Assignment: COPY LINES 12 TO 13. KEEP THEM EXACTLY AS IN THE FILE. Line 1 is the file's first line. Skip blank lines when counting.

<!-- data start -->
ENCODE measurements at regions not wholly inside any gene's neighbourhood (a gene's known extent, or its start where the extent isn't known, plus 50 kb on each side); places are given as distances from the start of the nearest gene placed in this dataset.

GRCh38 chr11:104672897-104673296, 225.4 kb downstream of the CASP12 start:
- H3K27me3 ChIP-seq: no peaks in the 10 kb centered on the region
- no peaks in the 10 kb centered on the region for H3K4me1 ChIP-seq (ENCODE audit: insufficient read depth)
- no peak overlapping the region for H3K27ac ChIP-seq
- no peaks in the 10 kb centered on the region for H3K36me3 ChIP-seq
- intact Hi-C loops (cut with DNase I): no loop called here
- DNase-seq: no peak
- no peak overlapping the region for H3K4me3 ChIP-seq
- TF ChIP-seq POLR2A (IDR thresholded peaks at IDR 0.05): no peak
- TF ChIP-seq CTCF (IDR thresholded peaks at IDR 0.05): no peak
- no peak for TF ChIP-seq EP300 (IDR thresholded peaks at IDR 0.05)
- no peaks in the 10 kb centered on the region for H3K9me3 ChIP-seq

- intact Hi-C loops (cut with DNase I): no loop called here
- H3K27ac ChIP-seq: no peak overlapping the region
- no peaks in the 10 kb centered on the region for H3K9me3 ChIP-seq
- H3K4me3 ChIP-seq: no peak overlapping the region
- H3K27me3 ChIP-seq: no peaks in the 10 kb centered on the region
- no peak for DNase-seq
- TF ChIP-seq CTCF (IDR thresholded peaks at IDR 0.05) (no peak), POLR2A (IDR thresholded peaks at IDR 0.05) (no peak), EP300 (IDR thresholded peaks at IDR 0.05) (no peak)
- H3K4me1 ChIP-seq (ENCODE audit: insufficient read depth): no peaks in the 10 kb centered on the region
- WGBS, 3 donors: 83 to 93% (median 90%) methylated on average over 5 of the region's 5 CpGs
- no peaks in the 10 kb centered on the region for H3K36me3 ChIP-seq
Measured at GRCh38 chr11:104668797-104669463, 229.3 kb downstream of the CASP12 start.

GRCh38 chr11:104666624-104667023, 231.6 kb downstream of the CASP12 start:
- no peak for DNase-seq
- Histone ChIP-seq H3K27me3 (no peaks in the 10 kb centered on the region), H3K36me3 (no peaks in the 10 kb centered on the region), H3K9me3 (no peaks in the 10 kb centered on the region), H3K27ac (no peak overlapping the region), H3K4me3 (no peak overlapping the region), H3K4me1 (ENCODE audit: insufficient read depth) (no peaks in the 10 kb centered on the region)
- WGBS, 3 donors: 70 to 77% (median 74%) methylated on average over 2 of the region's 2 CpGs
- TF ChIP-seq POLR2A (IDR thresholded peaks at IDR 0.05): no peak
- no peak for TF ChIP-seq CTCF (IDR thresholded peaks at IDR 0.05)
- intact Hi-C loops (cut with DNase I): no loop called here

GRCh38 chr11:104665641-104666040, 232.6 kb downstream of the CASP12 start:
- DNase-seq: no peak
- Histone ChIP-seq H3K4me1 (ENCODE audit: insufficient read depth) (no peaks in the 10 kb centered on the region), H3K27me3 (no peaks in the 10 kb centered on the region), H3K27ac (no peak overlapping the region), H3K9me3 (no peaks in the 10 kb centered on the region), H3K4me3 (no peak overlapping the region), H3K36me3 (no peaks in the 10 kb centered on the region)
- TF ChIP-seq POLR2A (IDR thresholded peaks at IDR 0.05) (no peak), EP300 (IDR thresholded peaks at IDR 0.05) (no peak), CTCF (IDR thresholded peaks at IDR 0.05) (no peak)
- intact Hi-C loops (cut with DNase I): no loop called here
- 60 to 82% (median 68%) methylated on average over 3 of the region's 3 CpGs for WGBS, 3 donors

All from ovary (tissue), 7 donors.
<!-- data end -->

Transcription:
- no peak for TF ChIP-seq EP300 (IDR thresholded peaks at IDR 0.05)
- no peaks in the 10 kb centered on the region for H3K9me3 ChIP-seq